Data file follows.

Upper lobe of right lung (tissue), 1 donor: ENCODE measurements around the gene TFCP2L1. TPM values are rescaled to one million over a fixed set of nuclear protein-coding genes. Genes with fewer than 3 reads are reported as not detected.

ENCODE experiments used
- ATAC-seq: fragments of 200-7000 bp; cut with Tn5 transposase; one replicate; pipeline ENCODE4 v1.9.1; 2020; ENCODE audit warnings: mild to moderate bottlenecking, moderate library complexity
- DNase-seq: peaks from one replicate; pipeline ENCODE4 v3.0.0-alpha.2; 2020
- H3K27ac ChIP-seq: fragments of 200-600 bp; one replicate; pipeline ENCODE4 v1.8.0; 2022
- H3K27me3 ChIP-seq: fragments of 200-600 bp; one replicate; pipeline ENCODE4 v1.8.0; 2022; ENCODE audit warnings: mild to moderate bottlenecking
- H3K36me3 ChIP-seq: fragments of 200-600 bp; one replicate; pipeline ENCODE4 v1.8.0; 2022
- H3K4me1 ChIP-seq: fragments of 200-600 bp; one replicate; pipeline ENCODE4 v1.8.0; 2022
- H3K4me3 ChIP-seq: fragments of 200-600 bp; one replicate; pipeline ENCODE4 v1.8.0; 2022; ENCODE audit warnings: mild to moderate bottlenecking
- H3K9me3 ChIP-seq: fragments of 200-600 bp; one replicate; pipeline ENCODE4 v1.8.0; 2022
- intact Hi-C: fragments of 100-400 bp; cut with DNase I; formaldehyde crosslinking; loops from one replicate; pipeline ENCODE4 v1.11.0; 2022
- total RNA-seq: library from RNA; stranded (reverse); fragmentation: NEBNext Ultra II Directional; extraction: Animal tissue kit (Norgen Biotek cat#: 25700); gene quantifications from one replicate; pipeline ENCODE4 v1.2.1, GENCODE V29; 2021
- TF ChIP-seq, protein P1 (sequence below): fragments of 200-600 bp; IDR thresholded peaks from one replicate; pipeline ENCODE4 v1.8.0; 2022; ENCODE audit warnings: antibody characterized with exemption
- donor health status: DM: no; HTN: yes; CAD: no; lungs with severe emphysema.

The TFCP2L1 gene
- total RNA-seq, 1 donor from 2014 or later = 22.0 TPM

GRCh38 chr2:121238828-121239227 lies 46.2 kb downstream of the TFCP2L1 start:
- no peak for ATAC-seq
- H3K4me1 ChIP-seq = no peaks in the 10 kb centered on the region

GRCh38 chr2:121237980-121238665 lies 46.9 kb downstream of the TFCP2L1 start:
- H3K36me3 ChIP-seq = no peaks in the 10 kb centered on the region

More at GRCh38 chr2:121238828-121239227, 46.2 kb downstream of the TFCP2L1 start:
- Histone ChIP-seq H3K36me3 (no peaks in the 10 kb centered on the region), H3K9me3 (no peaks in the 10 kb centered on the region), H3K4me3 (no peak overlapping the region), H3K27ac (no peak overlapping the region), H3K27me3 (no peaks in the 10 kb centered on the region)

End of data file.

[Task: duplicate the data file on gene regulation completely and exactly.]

Upper lobe of right lung (tissue), 1 donor: ENCODE measurements around the gene TFCP2L1. TPM values are rescaled to one million over a fixed set of nuclear protein-coding genes. Genes with fewer than 3 reads are reported as not detected.

ENCODE experiments used
- ATAC-seq: fragments of 200-7000 bp; cut with Tn5 transposase; one replicate; pipeline ENCODE4 v1.9.1; 2020; ENCODE audit warnings: mild to moderate bottlenecking, moderate library complexity
- DNase-seq: peaks from one replicate; pipeline ENCODE4 v3.0.0-alpha.2; 2020
- H3K27ac ChIP-seq: fragments of 200-600 bp; one replicate; pipeline ENCODE4 v1.8.0; 2022
- H3K27me3 ChIP-seq: fragments of 200-600 bp; one replicate; pipeline ENCODE4 v1.8.0; 2022; ENCODE audit warnings: mild to moderate bottlenecking
- H3K36me3 ChIP-seq: fragments of 200-600 bp; one replicate; pipeline ENCODE4 v1.8.0; 2022
- H3K4me1 ChIP-seq: fragments of 200-600 bp; one replicate; pipeline ENCODE4 v1.8.0; 2022
- H3K4me3 ChIP-seq: fragments of 200-600 bp; one replicate; pipeline ENCODE4 v1.8.0; 2022; ENCODE audit warnings: mild to moderate bottlenecking
- H3K9me3 ChIP-seq: fragments of 200-600 bp; one replicate; pipeline ENCODE4 v1.8.0; 2022
- intact Hi-C: fragments of 100-400 bp; cut with DNase I; formaldehyde crosslinking; loops from one replicate; pipeline ENCODE4 v1.11.0; 2022
- total RNA-seq: library from RNA; stranded (reverse); fragmentation: NEBNext Ultra II Directional; extraction: Animal tissue kit (Norgen Biotek cat#: 25700); gene quantifications from one replicate; pipeline ENCODE4 v1.2.1, GENCODE V29; 2021
- TF ChIP-seq, protein P1 (sequence below): fragments of 200-600 bp; IDR thresholded peaks from one replicate; pipeline ENCODE4 v1.8.0; 2022; ENCODE audit warnings: antibody characterized with exemption
- donor health status: DM: no; HTN: yes; CAD: no; lungs with severe emphysema.

The TFCP2L1 gene
- total RNA-seq, 1 donor from 2014 or later = 22.0 TPM

GRCh38 chr2:121238828-121239227 lies 46.2 kb downstream of the TFCP2L1 start:
- no peak for ATAC-seq
- H3K4me1 ChIP-seq = no peaks in the 10 kb centered on the region

GRCh38 chr2:121237980-121238665 lies 46.9 kb downstream of the TFCP2L1 start:
- H3K36me3 ChIP-seq = no peaks in the 10 kb centered on the region

More at GRCh38 chr2:121238828-121239227, 46.2 kb downstream of the TFCP2L1 start:
- Histone ChIP-seq H3K36me3 (no peaks in the 10 kb centered on the region), H3K9me3 (no peaks in the 10 kb centered on the region), H3K4me3 (no peak overlapping the region), H3K27ac (no peak overlapping the region), H3K27me3 (no peaks in the 10 kb centered on the region)